Here's a small selection of her many imaginative greeting cards for Father's Day:

                  


Doreen currently has more than 2000 cards in her Greeting Card Universe store, Salon of Art Greetings, so go ahead and enjoy a browse! I'm sure you'll find something that's  just what you need!

.

12 comments:

Ulla Hennig said...

Great list! It is #2 which I struggle most with. Some people say it is 80% promotional activities, and 20% making art! I find it hard enough to keep up with "art production", not to speak of keeping up with my promotional activities...

Corrie said...

Excellent advice, Doreen! And thank you, Judy, for hosting this informative guest blog.

Corrie

Sadami said...

Dear Doreen&Judy,
Thank you so much for sharing the precious information. Very timely and helpful, I'm just doing market research for online sale.
Kind regards, Sadami

Doreen Erhardt said...

Thank you Corrie and Sadami! Nice to be able to share and know that it's appreciated!

Doreen Erhardt said...

Ulla, I understand the power struggle between time to create and time to promote. Here's what I do; I spend 4-weeks creating and putting new work in my stores, followed by 2-weeks of promotion where I update my online newsletter, submit sites to search engines and so on. This puts me on a 6 to 8 week consistent schedule that really seems to work.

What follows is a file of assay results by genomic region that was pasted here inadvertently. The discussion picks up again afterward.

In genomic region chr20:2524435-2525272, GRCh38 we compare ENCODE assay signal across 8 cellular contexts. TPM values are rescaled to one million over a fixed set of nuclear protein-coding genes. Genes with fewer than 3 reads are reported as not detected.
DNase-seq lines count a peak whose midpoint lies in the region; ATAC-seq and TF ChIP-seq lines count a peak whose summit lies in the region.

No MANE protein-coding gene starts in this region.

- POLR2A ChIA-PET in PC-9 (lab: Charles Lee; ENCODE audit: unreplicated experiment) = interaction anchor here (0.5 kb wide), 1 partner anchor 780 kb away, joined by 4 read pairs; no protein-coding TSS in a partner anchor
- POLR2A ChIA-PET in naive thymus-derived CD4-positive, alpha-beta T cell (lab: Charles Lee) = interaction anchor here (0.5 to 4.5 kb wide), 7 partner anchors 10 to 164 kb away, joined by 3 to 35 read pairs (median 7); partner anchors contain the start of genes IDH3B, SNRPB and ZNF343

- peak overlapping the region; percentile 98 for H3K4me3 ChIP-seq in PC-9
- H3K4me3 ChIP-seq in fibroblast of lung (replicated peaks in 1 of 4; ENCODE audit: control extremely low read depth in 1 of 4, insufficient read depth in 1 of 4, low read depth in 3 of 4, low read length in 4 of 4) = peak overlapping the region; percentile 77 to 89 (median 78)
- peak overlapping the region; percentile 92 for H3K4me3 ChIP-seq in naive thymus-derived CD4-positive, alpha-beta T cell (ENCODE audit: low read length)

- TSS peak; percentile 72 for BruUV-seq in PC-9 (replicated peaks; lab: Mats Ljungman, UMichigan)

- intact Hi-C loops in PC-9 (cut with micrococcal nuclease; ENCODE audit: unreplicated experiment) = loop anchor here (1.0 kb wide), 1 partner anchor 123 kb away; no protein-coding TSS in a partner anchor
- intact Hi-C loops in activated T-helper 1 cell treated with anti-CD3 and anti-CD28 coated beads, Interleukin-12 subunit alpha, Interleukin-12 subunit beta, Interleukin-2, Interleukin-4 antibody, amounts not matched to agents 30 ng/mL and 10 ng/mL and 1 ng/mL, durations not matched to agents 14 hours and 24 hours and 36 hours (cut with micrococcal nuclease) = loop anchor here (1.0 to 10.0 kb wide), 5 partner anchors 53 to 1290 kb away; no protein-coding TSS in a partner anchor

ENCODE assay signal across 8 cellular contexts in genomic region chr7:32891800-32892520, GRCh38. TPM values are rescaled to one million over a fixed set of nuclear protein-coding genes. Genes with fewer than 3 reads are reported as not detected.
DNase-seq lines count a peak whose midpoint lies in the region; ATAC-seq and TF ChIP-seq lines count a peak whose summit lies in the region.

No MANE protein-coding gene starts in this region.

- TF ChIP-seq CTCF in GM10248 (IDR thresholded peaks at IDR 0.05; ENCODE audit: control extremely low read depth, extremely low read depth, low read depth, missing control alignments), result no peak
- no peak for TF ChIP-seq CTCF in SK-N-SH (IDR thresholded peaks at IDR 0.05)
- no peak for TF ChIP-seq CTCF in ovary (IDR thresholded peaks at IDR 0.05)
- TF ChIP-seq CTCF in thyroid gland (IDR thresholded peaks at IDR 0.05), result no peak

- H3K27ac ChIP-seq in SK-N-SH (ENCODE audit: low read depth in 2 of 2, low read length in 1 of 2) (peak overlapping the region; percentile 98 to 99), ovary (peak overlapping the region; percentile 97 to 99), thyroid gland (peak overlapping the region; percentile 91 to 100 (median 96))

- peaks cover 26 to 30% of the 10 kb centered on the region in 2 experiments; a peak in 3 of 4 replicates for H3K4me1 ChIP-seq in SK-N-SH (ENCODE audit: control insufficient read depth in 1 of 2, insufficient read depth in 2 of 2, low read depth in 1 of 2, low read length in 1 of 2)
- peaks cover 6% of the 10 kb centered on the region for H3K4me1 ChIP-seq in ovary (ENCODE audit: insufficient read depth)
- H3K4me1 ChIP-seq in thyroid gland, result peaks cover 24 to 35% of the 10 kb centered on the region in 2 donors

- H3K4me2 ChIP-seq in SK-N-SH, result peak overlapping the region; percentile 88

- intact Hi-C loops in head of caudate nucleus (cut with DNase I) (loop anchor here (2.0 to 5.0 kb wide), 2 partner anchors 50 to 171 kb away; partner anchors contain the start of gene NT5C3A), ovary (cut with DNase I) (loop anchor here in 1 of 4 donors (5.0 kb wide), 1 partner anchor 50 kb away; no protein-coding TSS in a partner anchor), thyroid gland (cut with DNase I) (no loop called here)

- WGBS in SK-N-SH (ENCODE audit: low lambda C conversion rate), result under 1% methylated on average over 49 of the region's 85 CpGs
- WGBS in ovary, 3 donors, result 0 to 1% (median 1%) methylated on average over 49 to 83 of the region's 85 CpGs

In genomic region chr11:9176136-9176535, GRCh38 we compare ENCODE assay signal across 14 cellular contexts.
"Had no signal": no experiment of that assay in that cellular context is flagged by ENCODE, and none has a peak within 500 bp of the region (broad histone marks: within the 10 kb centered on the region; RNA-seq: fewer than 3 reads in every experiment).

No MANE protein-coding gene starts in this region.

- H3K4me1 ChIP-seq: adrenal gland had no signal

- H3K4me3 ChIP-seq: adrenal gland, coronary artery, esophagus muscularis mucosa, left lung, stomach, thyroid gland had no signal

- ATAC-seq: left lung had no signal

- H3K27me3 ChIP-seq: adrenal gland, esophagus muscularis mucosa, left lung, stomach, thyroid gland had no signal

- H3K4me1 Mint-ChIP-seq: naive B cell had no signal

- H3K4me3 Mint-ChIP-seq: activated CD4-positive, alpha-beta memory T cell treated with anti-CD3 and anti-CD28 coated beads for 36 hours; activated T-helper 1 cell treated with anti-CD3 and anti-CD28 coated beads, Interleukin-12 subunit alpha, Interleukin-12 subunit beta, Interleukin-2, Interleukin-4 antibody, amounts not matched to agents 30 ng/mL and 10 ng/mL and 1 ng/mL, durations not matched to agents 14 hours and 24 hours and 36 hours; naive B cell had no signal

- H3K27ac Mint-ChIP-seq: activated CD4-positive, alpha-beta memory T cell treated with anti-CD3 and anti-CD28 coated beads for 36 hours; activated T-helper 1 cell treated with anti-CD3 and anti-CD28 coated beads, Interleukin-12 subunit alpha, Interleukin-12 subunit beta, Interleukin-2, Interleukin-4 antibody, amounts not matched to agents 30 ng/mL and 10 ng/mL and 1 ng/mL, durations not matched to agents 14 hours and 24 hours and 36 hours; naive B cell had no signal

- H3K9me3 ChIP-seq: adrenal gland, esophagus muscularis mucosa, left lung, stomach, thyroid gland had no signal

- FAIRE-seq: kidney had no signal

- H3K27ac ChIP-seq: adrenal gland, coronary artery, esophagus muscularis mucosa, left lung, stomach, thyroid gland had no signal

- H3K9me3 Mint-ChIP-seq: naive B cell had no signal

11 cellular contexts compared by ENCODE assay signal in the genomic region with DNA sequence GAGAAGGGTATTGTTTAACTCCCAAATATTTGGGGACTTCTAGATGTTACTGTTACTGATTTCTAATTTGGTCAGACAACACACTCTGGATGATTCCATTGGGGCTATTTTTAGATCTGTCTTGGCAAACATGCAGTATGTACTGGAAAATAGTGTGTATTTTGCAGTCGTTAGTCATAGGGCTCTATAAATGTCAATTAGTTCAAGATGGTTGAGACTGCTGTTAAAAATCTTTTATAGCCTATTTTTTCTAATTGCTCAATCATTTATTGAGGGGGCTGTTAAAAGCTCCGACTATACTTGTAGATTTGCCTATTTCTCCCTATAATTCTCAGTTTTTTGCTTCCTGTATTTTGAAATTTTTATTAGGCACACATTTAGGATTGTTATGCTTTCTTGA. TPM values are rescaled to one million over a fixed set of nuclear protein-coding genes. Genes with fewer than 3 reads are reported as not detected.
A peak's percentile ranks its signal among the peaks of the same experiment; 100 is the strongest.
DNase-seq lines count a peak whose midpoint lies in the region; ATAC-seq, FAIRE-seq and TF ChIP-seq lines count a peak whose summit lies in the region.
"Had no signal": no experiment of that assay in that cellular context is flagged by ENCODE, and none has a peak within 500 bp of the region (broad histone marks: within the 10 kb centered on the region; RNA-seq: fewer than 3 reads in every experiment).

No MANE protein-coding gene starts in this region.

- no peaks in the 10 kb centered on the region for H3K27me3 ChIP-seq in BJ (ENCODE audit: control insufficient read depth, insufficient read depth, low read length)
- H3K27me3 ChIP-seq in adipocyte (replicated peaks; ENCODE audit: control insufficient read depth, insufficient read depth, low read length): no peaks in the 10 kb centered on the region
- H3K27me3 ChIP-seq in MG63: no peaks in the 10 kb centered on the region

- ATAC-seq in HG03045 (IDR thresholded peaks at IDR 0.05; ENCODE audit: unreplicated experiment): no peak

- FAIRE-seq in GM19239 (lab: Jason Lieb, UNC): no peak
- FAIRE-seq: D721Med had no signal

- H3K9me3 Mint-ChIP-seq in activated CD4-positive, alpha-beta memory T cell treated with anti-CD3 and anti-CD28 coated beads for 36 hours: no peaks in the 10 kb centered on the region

Thanks for tuning in!

Judy Adamson said...

Thank you all for your comments! I'm sure we'll all find Doreen's advice really useful.

Ulla, I think it's harder for you because you have a full-time job as well. But I do think it's important to treat this as a 'job' if one can and have some sort of routine to ensure that all bases are covered.

The way I try to do it is that I design on Saturdays, make into cards on Sundays, upload to GCU on Mondays, to Zazzle on Tuesdays, my own website, catalogue and setting out for printing on Wednesdays and blog writing, reading and commenting on Thursdays. That leaves Fridays for anything else that comes up and believe me, something always does!

Bambi said...

Very clever Doreen! A zillion thanks for your advice!
Bambi

Jean said...

I am still thinking about selling items with my best photos.This is a very helpful post. Thanks Doreen and thanks Judy for having her as your guest!

Myshelle said...

This is a most interesting read.
Thank you both for your time in doing this.
Also an interesting comment for me to read was, spending time to create and then promoting after. I have been doing this altogether including following other store owners and blogs. It gets a might confusing, I shall have to change my ways.
Thank you again.
Michelle

Judy Adamson said...

Thank you for your comment, Michelle. I don't actually think it matters how you organise your creating and promoting. The Zazzle newsletter suggests creating something every day and promoting it straight away. To me that seems more logical as it keeps your 'web presence' consistent. But it's a matter of personal choice. I work on a weekly cycle to keep myself from getting confused about what I have/haven't done.

Fliss said...

Great info Doreen; thank you. I love how you organize your week Judy, I really must try and organize mine and get some sort of routine going.

Judy Adamson said...

Thank you for your comment, Fliss. :) My weekly schedule had changed somewhat in the past couple of years with the POD-stores changing their terms (eg less time spent on GCU since they halved their commission) and now having opened three Zazzle stores. But I do find I need some sort of framework to stop me getting carried away with the designing and never getting around to uploading or promoting!